operation = gtk_print_operation_new ();

  	g_signal_connect (operation, "paginate",  G_CALLBACK (paginate), compositor);
	g_signal_connect (operation, "draw-page", G_CALLBACK (draw_page), compositor);
	g_signal_connect (operation, "end-print", G_CALLBACK (end_print), compositor);

	gtk_print_operation_run (operation,
				 GTK_PRINT_OPERATION_ACTION_PRINT_DIALOG,
				 NULL, NULL);

	g_object_unref (operation);
}
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Bits & Pieces

Last period was fairly busy and I didn’t get much time to hack on gnome related stuff… I hope to be able to catch up a bit in the next weeks, especially to take care of some great patches that are waiting in bugzilla.

GNOME Talk @ IBM Technical Conference

Thanks to Fabio Marzocca I was approached by IBM to give a talk about GNOME and ubuntu at a linux technical conference held at their IBM Forum in Segrate. Despite the fact I am not an experienced presenter the talk went farly well, slides are available here. At the meeting I also had the chance to meet Alessandro Rubini of Linux Device Drivers fame.

Google GHOP GtkSourceView themes

One of the tasks accepted for the Google GHOP program was writing five color schemes for gtksourceview. Will Farrington claimed the task and today delivered five good looking themes. Well done Will!
Check them out at on the wiki page.

I especially like Cobalt, so here is a screenie.gedit cobalt theme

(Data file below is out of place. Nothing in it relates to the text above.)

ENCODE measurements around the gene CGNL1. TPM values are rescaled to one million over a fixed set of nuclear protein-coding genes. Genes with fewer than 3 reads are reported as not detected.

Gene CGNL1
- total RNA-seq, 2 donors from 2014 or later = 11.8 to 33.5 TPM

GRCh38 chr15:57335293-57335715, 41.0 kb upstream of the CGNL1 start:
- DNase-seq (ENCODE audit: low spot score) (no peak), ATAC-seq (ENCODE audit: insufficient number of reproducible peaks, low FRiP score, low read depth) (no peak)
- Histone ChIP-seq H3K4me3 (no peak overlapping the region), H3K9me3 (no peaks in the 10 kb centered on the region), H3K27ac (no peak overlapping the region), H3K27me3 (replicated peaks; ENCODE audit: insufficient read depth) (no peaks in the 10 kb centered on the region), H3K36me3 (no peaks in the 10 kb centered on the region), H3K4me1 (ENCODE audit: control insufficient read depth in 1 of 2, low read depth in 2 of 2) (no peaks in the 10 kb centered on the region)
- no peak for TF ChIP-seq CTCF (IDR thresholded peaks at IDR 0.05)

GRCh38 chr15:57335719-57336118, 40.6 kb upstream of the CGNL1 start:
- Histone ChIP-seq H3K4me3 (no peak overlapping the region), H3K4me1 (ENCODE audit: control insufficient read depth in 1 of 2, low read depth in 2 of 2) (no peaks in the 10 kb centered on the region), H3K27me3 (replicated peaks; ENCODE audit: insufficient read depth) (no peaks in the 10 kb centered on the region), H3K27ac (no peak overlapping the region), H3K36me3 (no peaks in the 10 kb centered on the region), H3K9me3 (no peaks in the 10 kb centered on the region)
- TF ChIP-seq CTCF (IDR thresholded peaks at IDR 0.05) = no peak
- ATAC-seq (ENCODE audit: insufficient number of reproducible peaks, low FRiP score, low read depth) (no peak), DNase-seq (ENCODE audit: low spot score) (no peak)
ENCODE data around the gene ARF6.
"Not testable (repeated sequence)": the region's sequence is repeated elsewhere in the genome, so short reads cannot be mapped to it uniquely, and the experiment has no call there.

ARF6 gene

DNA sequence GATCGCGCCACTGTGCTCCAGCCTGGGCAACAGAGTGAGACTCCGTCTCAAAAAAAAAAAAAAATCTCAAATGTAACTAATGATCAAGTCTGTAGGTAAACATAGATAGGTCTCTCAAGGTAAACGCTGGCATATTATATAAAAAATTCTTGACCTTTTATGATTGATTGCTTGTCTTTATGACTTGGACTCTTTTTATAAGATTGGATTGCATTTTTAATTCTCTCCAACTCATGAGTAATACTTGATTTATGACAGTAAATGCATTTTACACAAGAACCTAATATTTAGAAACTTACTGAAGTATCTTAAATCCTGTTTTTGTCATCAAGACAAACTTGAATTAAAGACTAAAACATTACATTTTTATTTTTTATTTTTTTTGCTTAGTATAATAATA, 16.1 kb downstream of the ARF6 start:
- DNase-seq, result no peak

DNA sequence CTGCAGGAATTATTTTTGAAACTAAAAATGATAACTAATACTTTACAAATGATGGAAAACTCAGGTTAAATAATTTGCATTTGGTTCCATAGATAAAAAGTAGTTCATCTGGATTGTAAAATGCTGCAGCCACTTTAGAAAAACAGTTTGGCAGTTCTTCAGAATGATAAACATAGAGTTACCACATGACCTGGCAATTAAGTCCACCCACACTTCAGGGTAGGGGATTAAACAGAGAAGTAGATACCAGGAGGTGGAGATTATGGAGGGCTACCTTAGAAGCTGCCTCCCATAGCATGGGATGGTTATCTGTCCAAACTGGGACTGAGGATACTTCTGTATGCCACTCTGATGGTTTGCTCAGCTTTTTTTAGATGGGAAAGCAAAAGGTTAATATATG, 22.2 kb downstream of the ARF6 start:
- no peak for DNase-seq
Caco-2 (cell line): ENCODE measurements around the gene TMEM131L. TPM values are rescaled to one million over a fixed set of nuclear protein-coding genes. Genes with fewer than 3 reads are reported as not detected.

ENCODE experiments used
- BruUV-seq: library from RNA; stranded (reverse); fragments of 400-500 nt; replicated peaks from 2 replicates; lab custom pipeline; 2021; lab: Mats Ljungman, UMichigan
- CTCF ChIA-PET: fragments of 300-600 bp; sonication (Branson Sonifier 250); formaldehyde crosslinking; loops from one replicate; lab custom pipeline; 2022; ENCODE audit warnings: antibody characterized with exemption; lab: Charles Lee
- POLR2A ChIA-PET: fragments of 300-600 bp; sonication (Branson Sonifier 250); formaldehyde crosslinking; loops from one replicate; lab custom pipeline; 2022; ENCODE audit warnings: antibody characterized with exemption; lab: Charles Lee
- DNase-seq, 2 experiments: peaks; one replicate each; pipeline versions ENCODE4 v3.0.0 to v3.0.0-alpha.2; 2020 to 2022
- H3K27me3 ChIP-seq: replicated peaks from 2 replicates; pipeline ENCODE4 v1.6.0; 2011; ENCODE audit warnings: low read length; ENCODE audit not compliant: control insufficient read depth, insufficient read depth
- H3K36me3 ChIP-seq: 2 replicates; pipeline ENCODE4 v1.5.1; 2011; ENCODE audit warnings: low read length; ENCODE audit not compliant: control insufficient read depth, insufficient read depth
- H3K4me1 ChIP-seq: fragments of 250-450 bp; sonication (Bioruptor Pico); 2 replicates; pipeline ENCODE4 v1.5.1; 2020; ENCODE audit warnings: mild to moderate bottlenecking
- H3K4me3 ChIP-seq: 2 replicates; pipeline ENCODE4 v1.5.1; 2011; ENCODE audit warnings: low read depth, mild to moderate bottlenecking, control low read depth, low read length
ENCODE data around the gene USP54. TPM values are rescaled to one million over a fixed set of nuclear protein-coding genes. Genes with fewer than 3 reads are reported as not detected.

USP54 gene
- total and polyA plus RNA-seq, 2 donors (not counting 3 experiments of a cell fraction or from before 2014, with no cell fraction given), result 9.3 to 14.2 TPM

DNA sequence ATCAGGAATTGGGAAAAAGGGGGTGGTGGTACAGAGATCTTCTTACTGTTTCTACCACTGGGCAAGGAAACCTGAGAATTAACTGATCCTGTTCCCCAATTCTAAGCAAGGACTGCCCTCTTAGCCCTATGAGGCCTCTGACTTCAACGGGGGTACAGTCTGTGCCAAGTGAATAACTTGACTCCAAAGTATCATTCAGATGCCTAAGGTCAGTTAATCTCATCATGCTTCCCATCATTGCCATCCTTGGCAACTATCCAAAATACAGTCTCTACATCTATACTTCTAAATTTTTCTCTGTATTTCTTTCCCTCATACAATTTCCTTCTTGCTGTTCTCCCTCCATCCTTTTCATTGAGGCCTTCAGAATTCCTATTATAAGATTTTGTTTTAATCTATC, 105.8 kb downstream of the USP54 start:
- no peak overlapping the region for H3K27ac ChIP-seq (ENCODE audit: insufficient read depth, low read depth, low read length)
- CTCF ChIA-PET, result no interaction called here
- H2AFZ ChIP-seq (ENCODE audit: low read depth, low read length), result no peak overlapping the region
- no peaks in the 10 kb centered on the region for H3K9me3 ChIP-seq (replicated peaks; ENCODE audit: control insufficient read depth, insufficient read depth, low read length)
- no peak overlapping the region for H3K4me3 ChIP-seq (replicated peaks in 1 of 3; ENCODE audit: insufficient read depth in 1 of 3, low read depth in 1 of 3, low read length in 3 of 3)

Speaking of Google, this week I also received a Google SoC t-shirt. Thanks Google!

gedit without libgnome

MIkael Hermansson filed a patch in bugzilla to conditionally disable the libgnome dependency of gedit. As mentioned before I really look forward to disabling libgnome uncoditioally and this is definitely a step in the right direction as we work through the remaining issues.

Delivering the killing blow to libgnome

Getting rid of the libgnome[ui] dependency and of all the legacy stuff that it brings in has been a work in progress for many gnome applications. While replacing some old cruft has been very easy as soon as a proper replacement was put into GTK+ itself, there are a bunch of things for which figuring out what to do is not so clear… Now that we are at the start of the 2.22 cycle I’d like to get some feedback on the status of these things.

As you can probably guess I’ll take gedit as a case, but I think it is pretty much the same for many other applications. In order of importance, libgnome is still needed for: